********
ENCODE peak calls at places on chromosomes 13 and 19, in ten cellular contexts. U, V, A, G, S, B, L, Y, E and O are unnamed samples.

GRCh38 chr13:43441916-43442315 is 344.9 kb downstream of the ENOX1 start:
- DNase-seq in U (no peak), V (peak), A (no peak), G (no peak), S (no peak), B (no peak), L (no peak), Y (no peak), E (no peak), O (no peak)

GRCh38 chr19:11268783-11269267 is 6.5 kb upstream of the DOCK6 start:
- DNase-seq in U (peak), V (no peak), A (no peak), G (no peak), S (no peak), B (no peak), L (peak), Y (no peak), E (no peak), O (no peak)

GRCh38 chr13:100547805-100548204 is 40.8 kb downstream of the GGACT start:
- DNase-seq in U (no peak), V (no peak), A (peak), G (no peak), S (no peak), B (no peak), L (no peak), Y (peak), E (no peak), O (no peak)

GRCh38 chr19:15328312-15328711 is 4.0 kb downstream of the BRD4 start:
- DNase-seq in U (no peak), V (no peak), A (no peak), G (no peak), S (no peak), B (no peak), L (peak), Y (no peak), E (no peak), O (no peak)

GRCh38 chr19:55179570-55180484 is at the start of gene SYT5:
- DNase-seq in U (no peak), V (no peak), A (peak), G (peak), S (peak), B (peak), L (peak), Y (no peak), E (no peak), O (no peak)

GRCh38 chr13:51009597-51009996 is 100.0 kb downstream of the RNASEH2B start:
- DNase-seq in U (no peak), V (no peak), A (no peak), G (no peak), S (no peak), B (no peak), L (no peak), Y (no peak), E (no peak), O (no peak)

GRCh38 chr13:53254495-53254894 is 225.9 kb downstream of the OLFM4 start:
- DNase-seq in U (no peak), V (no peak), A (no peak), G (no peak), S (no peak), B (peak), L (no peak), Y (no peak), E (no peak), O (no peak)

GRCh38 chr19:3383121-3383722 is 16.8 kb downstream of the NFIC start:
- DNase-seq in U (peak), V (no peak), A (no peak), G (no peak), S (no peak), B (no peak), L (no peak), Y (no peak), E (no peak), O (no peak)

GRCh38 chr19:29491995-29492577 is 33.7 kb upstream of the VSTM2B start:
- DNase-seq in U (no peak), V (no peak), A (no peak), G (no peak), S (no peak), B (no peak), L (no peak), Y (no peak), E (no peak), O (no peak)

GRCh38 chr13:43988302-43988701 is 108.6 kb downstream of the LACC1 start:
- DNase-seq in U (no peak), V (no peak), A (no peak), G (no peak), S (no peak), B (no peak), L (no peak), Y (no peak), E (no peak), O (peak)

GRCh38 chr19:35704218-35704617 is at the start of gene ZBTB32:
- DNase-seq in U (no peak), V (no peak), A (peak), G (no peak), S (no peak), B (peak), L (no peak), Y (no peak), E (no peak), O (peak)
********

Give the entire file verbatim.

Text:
ENCODE peak calls at places on chromosomes 13 and 19, in ten cellular contexts. U, V, A, G, S, B, L, Y, E and O are unnamed samples.

GRCh38 chr13:43441916-43442315 is 344.9 kb downstream of the ENOX1 start:
- DNase-seq in U (no peak), V (peak), A (no peak), G (no peak), S (no peak), B (no peak), L (no peak), Y (no peak), E (no peak), O (no peak)

GRCh38 chr19:11268783-11269267 is 6.5 kb upstream of the DOCK6 start:
- DNase-seq in U (peak), V (no peak), A (no peak), G (no peak), S (no peak), B (no peak), L (peak), Y (no peak), E (no peak), O (no peak)

GRCh38 chr13:100547805-100548204 is 40.8 kb downstream of the GGACT start:
- DNase-seq in U (no peak), V (no peak), A (peak), G (no peak), S (no peak), B (no peak), L (no peak), Y (peak), E (no peak), O (no peak)

GRCh38 chr19:15328312-15328711 is 4.0 kb downstream of the BRD4 start:
- DNase-seq in U (no peak), V (no peak), A (no peak), G (no peak), S (no peak), B (no peak), L (peak), Y (no peak), E (no peak), O (no peak)

GRCh38 chr19:55179570-55180484 is at the start of gene SYT5:
- DNase-seq in U (no peak), V (no peak), A (peak), G (peak), S (peak), B (peak), L (peak), Y (no peak), E (no peak), O (no peak)

GRCh38 chr13:51009597-51009996 is 100.0 kb downstream of the RNASEH2B start:
- DNase-seq in U (no peak), V (no peak), A (no peak), G (no peak), S (no peak), B (no peak), L (no peak), Y (no peak), E (no peak), O (no peak)

GRCh38 chr13:53254495-53254894 is 225.9 kb downstream of the OLFM4 start:
- DNase-seq in U (no peak), V (no peak), A (no peak), G (no peak), S (no peak), B (peak), L (no peak), Y (no peak), E (no peak), O (no peak)

GRCh38 chr19:3383121-3383722 is 16.8 kb downstream of the NFIC start:
- DNase-seq in U (peak), V (no peak), A (no peak), G (no peak), S (no peak), B (no peak), L (no peak), Y (no peak), E (no peak), O (no peak)

GRCh38 chr19:29491995-29492577 is 33.7 kb upstream of the VSTM2B start:
- DNase-seq in U (no peak), V (no peak), A (no peak), G (no peak), S (no peak), B (no peak), L (no peak), Y (no peak), E (no peak), O (no peak)

GRCh38 chr13:43988302-43988701 is 108.6 kb downstream of the LACC1 start:
- DNase-seq in U (no peak), V (no peak), A (no peak), G (no peak), S (no peak), B (no peak), L (no peak), Y (no peak), E (no peak), O (peak)

GRCh38 chr19:35704218-35704617 is at the start of gene ZBTB32:
- DNase-seq in U (no peak), V (no peak), A (peak), G (no peak), S (no peak), B (peak), L (no peak), Y (no peak), E (no peak), O (peak)